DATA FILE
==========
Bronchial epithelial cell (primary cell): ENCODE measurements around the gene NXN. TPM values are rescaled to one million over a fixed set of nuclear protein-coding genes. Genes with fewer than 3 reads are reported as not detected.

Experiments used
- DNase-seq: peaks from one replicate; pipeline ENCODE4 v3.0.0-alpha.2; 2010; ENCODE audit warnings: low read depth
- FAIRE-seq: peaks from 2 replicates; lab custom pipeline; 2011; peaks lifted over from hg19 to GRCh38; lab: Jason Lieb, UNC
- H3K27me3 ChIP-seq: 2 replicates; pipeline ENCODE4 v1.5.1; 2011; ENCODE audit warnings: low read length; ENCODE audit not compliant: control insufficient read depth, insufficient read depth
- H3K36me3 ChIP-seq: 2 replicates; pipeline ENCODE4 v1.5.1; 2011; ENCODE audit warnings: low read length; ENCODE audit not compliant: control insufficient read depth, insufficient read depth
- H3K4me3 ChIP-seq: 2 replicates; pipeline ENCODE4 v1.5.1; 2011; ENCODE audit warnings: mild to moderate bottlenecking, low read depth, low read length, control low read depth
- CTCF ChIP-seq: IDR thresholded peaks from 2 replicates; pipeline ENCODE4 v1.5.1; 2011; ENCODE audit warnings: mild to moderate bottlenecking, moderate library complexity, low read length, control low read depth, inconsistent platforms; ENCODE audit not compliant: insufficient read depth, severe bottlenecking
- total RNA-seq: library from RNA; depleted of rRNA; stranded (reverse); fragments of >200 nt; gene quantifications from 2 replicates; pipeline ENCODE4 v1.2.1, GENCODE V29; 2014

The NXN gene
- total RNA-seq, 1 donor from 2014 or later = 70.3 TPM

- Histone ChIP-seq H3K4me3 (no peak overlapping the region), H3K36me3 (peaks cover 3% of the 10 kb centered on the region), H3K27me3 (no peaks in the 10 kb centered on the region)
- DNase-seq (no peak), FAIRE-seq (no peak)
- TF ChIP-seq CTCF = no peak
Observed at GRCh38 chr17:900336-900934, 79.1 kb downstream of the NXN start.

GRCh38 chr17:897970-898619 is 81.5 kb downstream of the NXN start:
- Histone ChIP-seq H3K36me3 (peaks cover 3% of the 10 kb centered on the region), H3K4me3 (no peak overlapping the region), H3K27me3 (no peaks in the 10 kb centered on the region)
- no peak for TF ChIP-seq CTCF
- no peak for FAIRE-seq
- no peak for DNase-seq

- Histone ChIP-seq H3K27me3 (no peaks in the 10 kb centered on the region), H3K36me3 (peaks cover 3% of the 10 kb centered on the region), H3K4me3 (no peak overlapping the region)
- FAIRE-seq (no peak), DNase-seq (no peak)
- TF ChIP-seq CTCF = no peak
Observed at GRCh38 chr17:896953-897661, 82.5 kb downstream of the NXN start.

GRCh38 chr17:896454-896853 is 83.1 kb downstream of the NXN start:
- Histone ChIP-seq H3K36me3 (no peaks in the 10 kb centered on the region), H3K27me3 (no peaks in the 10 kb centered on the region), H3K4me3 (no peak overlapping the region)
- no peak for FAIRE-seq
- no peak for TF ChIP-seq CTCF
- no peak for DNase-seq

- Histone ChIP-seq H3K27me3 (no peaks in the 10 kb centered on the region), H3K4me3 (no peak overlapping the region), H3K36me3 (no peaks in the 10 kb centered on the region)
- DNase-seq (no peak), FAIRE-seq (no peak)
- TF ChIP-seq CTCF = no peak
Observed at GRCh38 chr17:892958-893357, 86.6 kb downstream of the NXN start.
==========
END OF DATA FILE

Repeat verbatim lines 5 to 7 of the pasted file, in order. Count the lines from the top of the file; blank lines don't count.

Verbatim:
- H3K27me3 ChIP-seq: 2 replicates; pipeline ENCODE4 v1.5.1; 2011; ENCODE audit warnings: low read length; ENCODE audit not compliant: control insufficient read depth, insufficient read depth
- H3K36me3 ChIP-seq: 2 replicates; pipeline ENCODE4 v1.5.1; 2011; ENCODE audit warnings: low read length; ENCODE audit not compliant: control insufficient read depth, insufficient read depth
- H3K4me3 ChIP-seq: 2 replicates; pipeline ENCODE4 v1.5.1; 2011; ENCODE audit warnings: mild to moderate bottlenecking, low read depth, low read length, control low read depth